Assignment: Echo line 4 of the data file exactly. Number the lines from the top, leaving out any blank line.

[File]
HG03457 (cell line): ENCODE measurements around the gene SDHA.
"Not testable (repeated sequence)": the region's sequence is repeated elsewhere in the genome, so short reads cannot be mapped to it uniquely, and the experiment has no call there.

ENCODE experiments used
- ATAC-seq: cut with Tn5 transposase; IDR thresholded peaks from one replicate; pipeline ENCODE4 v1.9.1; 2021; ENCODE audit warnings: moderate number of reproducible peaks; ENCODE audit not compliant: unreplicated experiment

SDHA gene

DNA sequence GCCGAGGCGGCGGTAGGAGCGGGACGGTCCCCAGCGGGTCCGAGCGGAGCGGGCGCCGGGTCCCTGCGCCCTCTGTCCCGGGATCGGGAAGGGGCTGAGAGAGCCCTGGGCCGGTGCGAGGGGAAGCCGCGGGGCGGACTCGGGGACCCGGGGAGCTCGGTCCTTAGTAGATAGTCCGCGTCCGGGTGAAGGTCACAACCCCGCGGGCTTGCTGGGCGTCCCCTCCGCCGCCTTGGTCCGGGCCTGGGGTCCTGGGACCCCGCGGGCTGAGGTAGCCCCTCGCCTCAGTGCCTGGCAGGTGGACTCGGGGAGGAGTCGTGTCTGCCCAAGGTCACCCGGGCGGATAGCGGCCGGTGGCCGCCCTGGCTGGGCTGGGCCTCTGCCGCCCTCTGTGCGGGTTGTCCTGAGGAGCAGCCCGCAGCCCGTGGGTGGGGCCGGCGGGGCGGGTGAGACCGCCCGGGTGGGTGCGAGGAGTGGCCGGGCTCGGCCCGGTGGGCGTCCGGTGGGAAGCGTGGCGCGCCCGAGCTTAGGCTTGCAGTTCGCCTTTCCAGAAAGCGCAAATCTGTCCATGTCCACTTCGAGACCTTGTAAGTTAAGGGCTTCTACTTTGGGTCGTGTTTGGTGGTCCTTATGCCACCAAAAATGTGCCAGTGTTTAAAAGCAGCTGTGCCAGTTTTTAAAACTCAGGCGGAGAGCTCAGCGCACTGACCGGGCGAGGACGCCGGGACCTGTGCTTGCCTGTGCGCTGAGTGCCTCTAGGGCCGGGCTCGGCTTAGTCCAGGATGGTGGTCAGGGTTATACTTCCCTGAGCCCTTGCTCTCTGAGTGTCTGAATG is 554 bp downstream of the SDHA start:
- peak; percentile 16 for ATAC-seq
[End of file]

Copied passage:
- ATAC-seq: cut with Tn5 transposase; IDR thresholded peaks from one replicate; pipeline ENCODE4 v1.9.1; 2021; ENCODE audit warnings: moderate number of reproducible peaks; ENCODE audit not compliant: unreplicated experiment